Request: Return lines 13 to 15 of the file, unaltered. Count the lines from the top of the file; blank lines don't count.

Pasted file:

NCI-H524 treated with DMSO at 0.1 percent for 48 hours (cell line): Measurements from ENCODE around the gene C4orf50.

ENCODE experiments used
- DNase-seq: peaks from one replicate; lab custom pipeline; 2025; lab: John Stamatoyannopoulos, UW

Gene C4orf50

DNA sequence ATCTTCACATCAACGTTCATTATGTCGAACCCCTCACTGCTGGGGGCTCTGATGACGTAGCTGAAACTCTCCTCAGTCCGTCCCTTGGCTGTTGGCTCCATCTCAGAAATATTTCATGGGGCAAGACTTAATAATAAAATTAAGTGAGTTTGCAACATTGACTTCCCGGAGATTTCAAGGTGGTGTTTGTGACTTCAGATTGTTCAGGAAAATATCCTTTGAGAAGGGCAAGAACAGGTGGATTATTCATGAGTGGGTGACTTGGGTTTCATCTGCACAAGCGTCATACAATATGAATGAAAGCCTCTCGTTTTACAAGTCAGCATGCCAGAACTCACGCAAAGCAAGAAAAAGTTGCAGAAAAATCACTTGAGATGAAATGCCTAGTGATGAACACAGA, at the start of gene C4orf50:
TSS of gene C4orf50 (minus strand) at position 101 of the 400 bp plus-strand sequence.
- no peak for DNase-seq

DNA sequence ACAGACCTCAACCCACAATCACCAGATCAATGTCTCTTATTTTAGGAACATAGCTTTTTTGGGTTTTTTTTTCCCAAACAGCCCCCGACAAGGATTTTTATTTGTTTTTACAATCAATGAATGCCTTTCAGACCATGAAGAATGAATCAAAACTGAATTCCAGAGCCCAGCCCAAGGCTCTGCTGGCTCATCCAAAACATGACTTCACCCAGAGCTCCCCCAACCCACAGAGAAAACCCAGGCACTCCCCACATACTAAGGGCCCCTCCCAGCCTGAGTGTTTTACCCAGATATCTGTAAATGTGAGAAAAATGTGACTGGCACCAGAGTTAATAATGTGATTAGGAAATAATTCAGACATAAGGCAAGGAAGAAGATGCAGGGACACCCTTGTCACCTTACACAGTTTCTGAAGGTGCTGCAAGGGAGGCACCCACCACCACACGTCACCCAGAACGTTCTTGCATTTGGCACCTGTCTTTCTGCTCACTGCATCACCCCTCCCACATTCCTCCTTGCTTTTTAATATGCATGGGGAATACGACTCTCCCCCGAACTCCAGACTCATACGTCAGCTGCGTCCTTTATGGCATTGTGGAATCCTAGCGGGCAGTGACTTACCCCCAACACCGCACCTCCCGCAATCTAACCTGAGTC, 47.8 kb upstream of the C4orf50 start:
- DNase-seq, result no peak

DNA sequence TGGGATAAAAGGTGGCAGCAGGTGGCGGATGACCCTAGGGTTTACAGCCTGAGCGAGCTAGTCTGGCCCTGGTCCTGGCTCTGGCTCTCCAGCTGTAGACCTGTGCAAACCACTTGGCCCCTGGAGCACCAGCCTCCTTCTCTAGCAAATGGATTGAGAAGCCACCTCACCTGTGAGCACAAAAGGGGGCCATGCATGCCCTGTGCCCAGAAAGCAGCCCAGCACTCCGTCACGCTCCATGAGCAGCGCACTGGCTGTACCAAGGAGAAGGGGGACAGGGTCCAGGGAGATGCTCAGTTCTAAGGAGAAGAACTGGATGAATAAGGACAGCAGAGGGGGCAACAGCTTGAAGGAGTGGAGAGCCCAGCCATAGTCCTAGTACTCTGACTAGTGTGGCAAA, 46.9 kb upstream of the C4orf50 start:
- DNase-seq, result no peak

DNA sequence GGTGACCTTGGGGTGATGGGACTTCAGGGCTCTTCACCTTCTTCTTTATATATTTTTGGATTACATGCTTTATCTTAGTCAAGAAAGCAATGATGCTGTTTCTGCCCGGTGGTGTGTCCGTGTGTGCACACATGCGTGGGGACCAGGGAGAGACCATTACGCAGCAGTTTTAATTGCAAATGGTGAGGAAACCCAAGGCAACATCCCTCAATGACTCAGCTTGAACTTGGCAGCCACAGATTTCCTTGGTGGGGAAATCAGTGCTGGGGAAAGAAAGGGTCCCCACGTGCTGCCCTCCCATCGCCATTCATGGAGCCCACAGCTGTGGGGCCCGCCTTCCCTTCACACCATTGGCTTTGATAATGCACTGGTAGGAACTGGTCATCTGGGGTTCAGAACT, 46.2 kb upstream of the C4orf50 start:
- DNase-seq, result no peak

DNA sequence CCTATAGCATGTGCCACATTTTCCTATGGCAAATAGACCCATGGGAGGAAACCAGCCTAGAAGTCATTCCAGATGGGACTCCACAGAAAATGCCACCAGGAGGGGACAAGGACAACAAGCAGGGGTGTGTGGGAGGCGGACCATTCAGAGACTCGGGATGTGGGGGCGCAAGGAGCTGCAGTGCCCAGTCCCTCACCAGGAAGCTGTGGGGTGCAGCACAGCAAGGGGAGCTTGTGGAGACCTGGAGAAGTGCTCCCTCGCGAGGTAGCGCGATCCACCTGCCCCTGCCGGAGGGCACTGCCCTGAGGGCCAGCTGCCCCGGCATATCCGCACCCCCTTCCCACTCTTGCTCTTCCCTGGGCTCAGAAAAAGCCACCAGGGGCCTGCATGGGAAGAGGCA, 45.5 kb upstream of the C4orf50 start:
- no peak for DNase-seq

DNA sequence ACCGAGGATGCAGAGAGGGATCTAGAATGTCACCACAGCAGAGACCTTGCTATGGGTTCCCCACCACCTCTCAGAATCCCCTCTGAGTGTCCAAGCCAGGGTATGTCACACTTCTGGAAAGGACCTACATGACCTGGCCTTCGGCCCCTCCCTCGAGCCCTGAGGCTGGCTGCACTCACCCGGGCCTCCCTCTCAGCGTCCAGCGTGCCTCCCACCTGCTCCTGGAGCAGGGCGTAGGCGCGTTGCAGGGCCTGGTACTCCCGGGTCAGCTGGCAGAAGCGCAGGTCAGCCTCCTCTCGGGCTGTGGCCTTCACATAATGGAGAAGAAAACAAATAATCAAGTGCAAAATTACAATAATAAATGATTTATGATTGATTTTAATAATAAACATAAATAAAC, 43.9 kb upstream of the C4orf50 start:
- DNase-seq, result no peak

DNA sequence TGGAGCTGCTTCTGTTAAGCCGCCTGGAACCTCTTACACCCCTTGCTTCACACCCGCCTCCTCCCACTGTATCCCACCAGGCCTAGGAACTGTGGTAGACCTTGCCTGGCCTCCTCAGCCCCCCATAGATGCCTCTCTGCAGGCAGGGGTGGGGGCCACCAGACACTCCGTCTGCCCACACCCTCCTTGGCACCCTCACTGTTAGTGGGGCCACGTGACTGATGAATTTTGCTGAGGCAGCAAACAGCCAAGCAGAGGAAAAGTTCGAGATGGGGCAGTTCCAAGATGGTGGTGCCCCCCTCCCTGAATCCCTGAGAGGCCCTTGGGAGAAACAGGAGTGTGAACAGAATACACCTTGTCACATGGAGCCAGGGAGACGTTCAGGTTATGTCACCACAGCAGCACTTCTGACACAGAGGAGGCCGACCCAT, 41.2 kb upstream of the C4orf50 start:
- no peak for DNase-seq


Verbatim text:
- DNase-seq, result no peak

DNA sequence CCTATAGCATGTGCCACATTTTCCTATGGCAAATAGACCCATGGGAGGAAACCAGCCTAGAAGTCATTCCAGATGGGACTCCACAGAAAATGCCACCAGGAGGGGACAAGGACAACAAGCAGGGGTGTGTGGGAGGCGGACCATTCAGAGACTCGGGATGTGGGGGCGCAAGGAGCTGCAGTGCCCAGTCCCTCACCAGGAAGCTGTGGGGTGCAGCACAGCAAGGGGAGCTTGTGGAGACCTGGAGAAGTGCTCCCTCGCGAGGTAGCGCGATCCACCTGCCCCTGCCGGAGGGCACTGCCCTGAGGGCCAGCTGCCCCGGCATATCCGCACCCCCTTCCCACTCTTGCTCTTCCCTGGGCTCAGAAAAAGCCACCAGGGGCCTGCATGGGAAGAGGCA, 45.5 kb upstream of the C4orf50 start:
- no peak for DNase-seq